New malware (ransomware) locks your computer claiming you violated the law under SOPA, asks for $200 if you want your files back

Ransomware is a type of malware that locks your computers, encrypts your files, etc. to prevent you from accessing your data and asks for money if you want to regain access. In other words, your data is held ransom, hence the name ransomware.

A new ransomware is floating around the internet pretending to be from the United States government, claiming the target computer has been locked because the user either illegally downloading copyrighted content, software, or child pornography. The randsomware uses the well-known but extinct Stop Online Piracy Act (the act that was never made law) as cover, claiming your computer has been put on the ‘S.O.P.A. Black List’ and your computer is being locked by the ‘Stop Online Piracy Automatic Protection System’.

In classic ransomware style, anyone affected by this ransomware is asked to make a payment of $200 within 72 hours (by purchasing a MoneyPak prepaid voucher) or else risk all their data being erased. Interestingly enough, people who don’t have access to MoneyPak stores (aka everyone outside United States and Canada — MoneyPak is a legitimate business who is unfortunately abused for these types of schemes), you can send a 200 euros through Western Union. I guess us North Americans get a discount since this is our law.

Aside from for money, the ransomware claims that users can be provided with one decrypted files as proof that the hackers can, and will, unlock your files after you pay. I wouldn’t suggest taking them up on that offer — who knows what they will e-mail you back as an attachment.

What makes this ransomware different than others is it tries to create an aura of legitimacy by pretending to the be the American government. Many people will probably think twice before giving into the demands of a ransomware attack if the attack is obvious ransomware. However, this ransomware makes it look like it is the United States government that is locking your computer, which is likely to persuade more people into giving in demands — thanks to fear or otherwise. The media attention given to SOPA/PIPA earlier this year only magnifies this effect.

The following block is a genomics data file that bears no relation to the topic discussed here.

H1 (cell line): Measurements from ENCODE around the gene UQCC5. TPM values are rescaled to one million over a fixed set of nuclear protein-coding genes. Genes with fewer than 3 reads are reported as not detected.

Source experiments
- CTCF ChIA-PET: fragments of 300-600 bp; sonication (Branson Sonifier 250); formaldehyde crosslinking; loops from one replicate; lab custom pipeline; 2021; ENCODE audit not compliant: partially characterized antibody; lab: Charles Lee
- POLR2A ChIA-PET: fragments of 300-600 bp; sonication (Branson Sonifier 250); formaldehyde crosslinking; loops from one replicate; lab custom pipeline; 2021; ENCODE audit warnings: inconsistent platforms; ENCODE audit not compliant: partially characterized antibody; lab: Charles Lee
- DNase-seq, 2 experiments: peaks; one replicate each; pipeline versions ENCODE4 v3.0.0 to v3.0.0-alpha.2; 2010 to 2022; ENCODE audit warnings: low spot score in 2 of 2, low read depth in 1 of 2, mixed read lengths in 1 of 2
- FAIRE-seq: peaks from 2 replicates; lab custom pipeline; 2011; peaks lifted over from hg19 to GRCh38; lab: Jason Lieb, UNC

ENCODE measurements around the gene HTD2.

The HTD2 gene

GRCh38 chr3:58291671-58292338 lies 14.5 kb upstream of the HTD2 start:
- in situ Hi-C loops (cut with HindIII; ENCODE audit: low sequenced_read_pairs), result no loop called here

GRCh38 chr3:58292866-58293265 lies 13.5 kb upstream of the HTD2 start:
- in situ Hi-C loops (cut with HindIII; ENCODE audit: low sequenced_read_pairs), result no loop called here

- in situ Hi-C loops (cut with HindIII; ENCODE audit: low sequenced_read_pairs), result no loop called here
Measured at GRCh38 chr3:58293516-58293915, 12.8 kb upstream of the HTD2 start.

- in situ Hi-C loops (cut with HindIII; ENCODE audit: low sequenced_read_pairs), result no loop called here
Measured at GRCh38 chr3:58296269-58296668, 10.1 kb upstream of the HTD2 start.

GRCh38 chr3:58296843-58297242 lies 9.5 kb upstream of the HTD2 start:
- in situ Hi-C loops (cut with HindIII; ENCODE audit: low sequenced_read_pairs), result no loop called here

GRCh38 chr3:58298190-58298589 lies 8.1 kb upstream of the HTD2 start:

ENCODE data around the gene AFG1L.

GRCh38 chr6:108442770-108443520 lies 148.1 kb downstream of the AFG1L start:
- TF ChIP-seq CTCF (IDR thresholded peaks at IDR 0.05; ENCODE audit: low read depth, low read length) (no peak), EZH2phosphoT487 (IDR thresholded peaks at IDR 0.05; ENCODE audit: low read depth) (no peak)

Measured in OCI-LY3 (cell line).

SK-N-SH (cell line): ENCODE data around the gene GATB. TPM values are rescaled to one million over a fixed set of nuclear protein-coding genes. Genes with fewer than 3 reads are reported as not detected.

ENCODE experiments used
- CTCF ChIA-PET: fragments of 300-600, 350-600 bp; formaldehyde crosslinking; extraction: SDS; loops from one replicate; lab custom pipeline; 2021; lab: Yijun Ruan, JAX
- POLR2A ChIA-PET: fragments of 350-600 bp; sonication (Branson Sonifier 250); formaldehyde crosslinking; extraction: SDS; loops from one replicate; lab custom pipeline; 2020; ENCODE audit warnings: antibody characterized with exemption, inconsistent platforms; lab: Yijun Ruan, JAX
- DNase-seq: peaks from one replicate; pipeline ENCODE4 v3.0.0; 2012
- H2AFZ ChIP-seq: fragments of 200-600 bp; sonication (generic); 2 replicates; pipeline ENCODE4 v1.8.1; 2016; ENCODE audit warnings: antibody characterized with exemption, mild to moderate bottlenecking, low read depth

It isn’t entirely clear how users are being infected by this particular ransomware but it does look like only Windows machines are being infected.

If you are infected, as with most competent ransomware, there really isn’t any way to unlock your computer unless you know how to break the encryption (which likely isn’t going to happen). It is recommended to not pay the thieves because there is no guarantee that they will actually unlock your files and they could very well simply target you again because they know you will pay. The best thing to do when infected is simply wipe your computer and restore your data from backups, assuming you have some. Once you are up and running, make sure to install the appropriate security measures — including but not limited to a competent anti-virus — and avoid shady files and websites.

[via Sophos]

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  • Steinerman

    I just fixed a computer that was infected with this mess. Since it wouldn’t boot in safe mode, I had to take the entire hard drive out of that computer and install it as a slave into a second computer (AFTER I did a full partition image backup!).

    Once I did this I was able to use the latest MalwarBytes virus definitions to go in and get rid of the infection. It turns out to be only a very few files. Once they were removed and the hard drive replaced in it’s original computer, everything was fine. All data was intact and customer was overjoyed!.

  • DarthYoda

    So does this actually encrypt your files then? All the FBI / RCMP randsomware ones do it just highjack your screen, not actually changing any of the files on your computer.

  • AFPhys

    Please keep us well informed about this.

    when and if the vector of infection is identified.

  • Kerry

    I wonder if a hard shut down would stop it?

  • DoktorThomas

    Is there anyway to pre-empt the ransom ware take over? Besides endless back-ups?

  • Tom

    I needed to read this last week. What a mess. My most recent drive image is from June. At least I no longer have to worry about the local SWAT team breaking down my door.

  • oldtimer56

    Wouldn’t a (in safe mode) restore back to before the ransom attack work. A friend had one similar from the a group claiming to be the FBI….

  • Peter

    @ mukhi and Mayank: You’re kidding, aren’t you? If the MPAA would have to do with that, the ransom would be at least five times as high. And a constitutional state can’t afford the moral costs of criminal practices like this. That ransomware has most likely been made by other organized criminals.
    b.t.w: I do not know enough about the US-government to tell whether they are organized or not ;-)

  • Mayank

    Who knows maybe the CBI or other such organization itself made such a malware due to the failure of SOPA/ACTA etc..

  • mukhi

    i think this is state-sponsored funded by MPAA. they could not find any other way to stop piracy when SOPA failed.